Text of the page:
The number of births in Scotland has slumped to a 17-year low prompting fresh fears over the country’s population in a post-Brexit world.
Scotland now has the lowest fertility rate across the UK, where the birth rate has also been falling at a slower rate over the past decade.
Nicola Sturgeon has voiced fears that a post-Brexit crackdown on immigration could disproportionately hit Scotland because of the country’s lower birth rate.
The latest figures from the National Records for Scotland (NRS) reveals there were 12,821 babies born in the last three months of 2017. This is the lowest fourth-quarter total since 2000. The total births registered of 52,872 is also down by almost 2,000 on 2016 and comes after steady falls of over the past decade from a high of 60,041 in 2008.
Liberal Democrat leader Willie Rennie said the figures show the importance of immigration in “tackling the long-term decline in Scotland’s population and mitigating the effects of an ageing society.”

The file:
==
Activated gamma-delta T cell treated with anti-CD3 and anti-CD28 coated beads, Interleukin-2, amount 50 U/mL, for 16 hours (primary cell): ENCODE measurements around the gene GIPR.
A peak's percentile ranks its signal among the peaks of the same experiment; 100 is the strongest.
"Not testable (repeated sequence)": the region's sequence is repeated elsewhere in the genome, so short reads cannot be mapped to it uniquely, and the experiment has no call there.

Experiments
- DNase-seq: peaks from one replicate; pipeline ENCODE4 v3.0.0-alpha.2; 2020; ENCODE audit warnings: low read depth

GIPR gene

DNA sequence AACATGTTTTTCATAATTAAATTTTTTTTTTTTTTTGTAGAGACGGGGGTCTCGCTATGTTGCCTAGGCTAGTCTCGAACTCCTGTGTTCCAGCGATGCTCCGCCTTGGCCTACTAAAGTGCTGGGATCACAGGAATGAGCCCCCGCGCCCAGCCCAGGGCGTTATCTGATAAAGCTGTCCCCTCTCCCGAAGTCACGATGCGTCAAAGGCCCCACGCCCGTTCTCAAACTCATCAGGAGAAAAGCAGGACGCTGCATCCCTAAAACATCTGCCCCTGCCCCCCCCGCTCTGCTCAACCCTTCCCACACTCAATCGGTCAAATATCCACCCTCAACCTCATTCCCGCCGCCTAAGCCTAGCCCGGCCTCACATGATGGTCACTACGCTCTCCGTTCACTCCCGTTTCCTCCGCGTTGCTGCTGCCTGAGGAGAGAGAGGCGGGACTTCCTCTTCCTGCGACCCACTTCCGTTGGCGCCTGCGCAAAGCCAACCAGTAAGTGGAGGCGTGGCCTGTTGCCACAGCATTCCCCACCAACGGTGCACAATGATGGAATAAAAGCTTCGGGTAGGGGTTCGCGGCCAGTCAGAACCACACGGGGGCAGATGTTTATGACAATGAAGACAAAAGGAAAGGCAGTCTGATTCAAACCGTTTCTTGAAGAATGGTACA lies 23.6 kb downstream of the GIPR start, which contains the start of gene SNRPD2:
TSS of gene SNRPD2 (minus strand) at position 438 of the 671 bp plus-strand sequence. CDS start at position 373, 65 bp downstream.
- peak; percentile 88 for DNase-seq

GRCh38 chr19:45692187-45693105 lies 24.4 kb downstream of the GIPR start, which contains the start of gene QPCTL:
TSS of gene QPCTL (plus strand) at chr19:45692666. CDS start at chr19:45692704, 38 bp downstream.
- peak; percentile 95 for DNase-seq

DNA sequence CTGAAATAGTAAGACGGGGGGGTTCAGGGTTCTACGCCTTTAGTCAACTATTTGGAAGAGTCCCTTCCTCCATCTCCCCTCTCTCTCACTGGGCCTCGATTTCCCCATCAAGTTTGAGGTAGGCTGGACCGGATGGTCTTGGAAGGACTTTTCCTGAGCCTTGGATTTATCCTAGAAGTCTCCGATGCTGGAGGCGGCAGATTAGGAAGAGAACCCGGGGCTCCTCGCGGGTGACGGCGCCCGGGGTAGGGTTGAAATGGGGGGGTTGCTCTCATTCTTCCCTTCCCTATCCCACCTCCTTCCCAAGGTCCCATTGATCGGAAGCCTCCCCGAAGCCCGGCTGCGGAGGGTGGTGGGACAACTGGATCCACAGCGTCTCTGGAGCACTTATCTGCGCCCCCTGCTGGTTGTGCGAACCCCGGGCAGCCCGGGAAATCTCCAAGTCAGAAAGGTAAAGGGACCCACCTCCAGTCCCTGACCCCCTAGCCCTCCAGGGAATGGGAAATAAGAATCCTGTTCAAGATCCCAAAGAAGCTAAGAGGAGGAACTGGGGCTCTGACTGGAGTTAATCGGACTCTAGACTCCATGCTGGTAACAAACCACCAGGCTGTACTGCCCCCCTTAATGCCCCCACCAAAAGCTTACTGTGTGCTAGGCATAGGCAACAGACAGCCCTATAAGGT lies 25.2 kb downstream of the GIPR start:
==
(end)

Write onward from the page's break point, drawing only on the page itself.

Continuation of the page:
He added: “Brexit threatens the ability of EU citizens to continue to live and work here in Scotland and puts future economic growth and the sustainability of our public services at risk.”
Nationalist Mairi Gougeon added: “Scotland’s rapidly changing demographics means we need migrants to keep our economy working.
“But Theresa May and her hard-Brexiteer colleagues are obsessed with closing the door to immigrants, no matter the damage.
“We are already seeing valued doctors and nurses leave the UK. We need an immigration system that reflects Scotland’s unique circumstances. The Scottish Parliament voted for a differentiated migration system for Scotland last year – the UK government must deliver this.”
The Scottish population is still continuing to grow but this is down to immigration, as the deaths outstrip births by 5,000 annually. Along with improved healthcare, this means that a greater proportion of older people make up the profile of the population.
This puts increasing pressure on public services, with the latest figures showing that Alzheimer’s and dementia now account for more than one in every ten deaths in Scotland – double the rate of a decade ago.
The most common cause of death was cancer, which accounted for 4,242 deaths – an increase of 5.9 per cent.